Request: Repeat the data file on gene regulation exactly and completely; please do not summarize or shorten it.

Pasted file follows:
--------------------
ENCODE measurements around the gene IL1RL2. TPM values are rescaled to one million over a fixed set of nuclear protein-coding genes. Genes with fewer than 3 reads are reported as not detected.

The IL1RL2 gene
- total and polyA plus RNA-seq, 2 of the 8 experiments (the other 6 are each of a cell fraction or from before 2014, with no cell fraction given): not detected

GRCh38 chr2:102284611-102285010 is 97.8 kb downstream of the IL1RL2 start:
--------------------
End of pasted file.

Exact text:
ENCODE measurements around the gene IL1RL2. TPM values are rescaled to one million over a fixed set of nuclear protein-coding genes. Genes with fewer than 3 reads are reported as not detected.

The IL1RL2 gene
- total and polyA plus RNA-seq, 2 of the 8 experiments (the other 6 are each of a cell fraction or from before 2014, with no cell fraction given): not detected

GRCh38 chr2:102284611-102285010 is 97.8 kb downstream of the IL1RL2 start: